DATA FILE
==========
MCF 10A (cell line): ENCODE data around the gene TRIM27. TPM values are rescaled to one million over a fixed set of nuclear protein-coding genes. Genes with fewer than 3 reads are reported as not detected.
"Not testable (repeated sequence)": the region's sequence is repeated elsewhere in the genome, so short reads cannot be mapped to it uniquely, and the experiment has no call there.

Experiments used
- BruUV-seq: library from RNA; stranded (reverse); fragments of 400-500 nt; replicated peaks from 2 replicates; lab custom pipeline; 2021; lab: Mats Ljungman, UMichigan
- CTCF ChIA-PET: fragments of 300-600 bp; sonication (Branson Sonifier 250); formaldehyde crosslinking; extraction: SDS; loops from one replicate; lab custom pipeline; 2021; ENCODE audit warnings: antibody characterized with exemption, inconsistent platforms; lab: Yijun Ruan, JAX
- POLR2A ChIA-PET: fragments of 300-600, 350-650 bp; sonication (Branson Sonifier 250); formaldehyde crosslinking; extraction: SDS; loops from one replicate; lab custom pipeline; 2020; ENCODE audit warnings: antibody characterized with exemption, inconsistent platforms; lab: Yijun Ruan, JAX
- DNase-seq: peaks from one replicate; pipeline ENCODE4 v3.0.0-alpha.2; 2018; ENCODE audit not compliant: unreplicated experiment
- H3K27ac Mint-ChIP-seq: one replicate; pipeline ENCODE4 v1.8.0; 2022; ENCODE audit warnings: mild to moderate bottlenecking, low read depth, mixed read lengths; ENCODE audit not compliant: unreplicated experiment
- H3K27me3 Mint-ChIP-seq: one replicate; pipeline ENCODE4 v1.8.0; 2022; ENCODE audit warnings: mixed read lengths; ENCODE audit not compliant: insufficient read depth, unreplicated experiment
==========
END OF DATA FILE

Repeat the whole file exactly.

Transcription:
MCF 10A (cell line): ENCODE data around the gene TRIM27. TPM values are rescaled to one million over a fixed set of nuclear protein-coding genes. Genes with fewer than 3 reads are reported as not detected.
"Not testable (repeated sequence)": the region's sequence is repeated elsewhere in the genome, so short reads cannot be mapped to it uniquely, and the experiment has no call there.

Experiments used
- BruUV-seq: library from RNA; stranded (reverse); fragments of 400-500 nt; replicated peaks from 2 replicates; lab custom pipeline; 2021; lab: Mats Ljungman, UMichigan
- CTCF ChIA-PET: fragments of 300-600 bp; sonication (Branson Sonifier 250); formaldehyde crosslinking; extraction: SDS; loops from one replicate; lab custom pipeline; 2021; ENCODE audit warnings: antibody characterized with exemption, inconsistent platforms; lab: Yijun Ruan, JAX
- POLR2A ChIA-PET: fragments of 300-600, 350-650 bp; sonication (Branson Sonifier 250); formaldehyde crosslinking; extraction: SDS; loops from one replicate; lab custom pipeline; 2020; ENCODE audit warnings: antibody characterized with exemption, inconsistent platforms; lab: Yijun Ruan, JAX
- DNase-seq: peaks from one replicate; pipeline ENCODE4 v3.0.0-alpha.2; 2018; ENCODE audit not compliant: unreplicated experiment
- H3K27ac Mint-ChIP-seq: one replicate; pipeline ENCODE4 v1.8.0; 2022; ENCODE audit warnings: mild to moderate bottlenecking, low read depth, mixed read lengths; ENCODE audit not compliant: unreplicated experiment
- H3K27me3 Mint-ChIP-seq: one replicate; pipeline ENCODE4 v1.8.0; 2022; ENCODE audit warnings: mixed read lengths; ENCODE audit not compliant: insufficient read depth, unreplicated experiment